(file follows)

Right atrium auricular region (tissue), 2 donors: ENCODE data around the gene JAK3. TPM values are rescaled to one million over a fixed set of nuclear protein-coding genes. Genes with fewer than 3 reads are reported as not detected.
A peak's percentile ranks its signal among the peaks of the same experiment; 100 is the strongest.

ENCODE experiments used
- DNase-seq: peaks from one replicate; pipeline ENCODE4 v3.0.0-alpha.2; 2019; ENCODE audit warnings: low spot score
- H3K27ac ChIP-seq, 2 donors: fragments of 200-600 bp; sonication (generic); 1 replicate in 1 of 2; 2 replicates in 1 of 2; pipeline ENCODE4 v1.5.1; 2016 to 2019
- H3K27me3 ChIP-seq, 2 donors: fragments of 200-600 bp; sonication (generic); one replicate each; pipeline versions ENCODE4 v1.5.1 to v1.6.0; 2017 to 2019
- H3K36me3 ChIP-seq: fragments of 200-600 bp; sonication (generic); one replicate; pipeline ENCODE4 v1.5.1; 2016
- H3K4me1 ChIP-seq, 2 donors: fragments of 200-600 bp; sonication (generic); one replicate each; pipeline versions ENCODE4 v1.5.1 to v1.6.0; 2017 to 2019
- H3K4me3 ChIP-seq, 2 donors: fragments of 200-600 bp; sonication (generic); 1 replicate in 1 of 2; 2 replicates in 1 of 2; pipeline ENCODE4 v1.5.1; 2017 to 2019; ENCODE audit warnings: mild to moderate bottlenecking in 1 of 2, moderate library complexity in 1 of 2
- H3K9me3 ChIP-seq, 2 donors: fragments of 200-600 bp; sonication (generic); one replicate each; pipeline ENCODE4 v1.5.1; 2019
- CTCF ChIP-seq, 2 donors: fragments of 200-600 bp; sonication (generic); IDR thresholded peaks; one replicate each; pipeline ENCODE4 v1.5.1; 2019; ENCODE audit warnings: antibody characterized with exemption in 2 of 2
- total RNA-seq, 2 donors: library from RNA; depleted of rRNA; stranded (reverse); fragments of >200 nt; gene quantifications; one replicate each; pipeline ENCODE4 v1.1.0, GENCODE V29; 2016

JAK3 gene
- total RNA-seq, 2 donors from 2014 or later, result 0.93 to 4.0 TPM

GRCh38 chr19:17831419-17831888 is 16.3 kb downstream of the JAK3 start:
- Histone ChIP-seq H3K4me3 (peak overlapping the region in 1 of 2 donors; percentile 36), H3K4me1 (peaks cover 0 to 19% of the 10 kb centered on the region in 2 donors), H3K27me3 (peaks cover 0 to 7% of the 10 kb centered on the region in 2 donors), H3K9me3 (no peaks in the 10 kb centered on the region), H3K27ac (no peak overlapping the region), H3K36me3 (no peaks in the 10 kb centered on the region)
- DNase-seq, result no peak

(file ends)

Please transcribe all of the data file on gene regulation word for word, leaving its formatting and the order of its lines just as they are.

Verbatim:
Right atrium auricular region (tissue), 2 donors: ENCODE data around the gene JAK3. TPM values are rescaled to one million over a fixed set of nuclear protein-coding genes. Genes with fewer than 3 reads are reported as not detected.
A peak's percentile ranks its signal among the peaks of the same experiment; 100 is the strongest.

ENCODE experiments used
- DNase-seq: peaks from one replicate; pipeline ENCODE4 v3.0.0-alpha.2; 2019; ENCODE audit warnings: low spot score
- H3K27ac ChIP-seq, 2 donors: fragments of 200-600 bp; sonication (generic); 1 replicate in 1 of 2; 2 replicates in 1 of 2; pipeline ENCODE4 v1.5.1; 2016 to 2019
- H3K27me3 ChIP-seq, 2 donors: fragments of 200-600 bp; sonication (generic); one replicate each; pipeline versions ENCODE4 v1.5.1 to v1.6.0; 2017 to 2019
- H3K36me3 ChIP-seq: fragments of 200-600 bp; sonication (generic); one replicate; pipeline ENCODE4 v1.5.1; 2016
- H3K4me1 ChIP-seq, 2 donors: fragments of 200-600 bp; sonication (generic); one replicate each; pipeline versions ENCODE4 v1.5.1 to v1.6.0; 2017 to 2019
- H3K4me3 ChIP-seq, 2 donors: fragments of 200-600 bp; sonication (generic); 1 replicate in 1 of 2; 2 replicates in 1 of 2; pipeline ENCODE4 v1.5.1; 2017 to 2019; ENCODE audit warnings: mild to moderate bottlenecking in 1 of 2, moderate library complexity in 1 of 2
- H3K9me3 ChIP-seq, 2 donors: fragments of 200-600 bp; sonication (generic); one replicate each; pipeline ENCODE4 v1.5.1; 2019
- CTCF ChIP-seq, 2 donors: fragments of 200-600 bp; sonication (generic); IDR thresholded peaks; one replicate each; pipeline ENCODE4 v1.5.1; 2019; ENCODE audit warnings: antibody characterized with exemption in 2 of 2
- total RNA-seq, 2 donors: library from RNA; depleted of rRNA; stranded (reverse); fragments of >200 nt; gene quantifications; one replicate each; pipeline ENCODE4 v1.1.0, GENCODE V29; 2016

JAK3 gene
- total RNA-seq, 2 donors from 2014 or later, result 0.93 to 4.0 TPM

GRCh38 chr19:17831419-17831888 is 16.3 kb downstream of the JAK3 start:
- Histone ChIP-seq H3K4me3 (peak overlapping the region in 1 of 2 donors; percentile 36), H3K4me1 (peaks cover 0 to 19% of the 10 kb centered on the region in 2 donors), H3K27me3 (peaks cover 0 to 7% of the 10 kb centered on the region in 2 donors), H3K9me3 (no peaks in the 10 kb centered on the region), H3K27ac (no peak overlapping the region), H3K36me3 (no peaks in the 10 kb centered on the region)
- DNase-seq, result no peak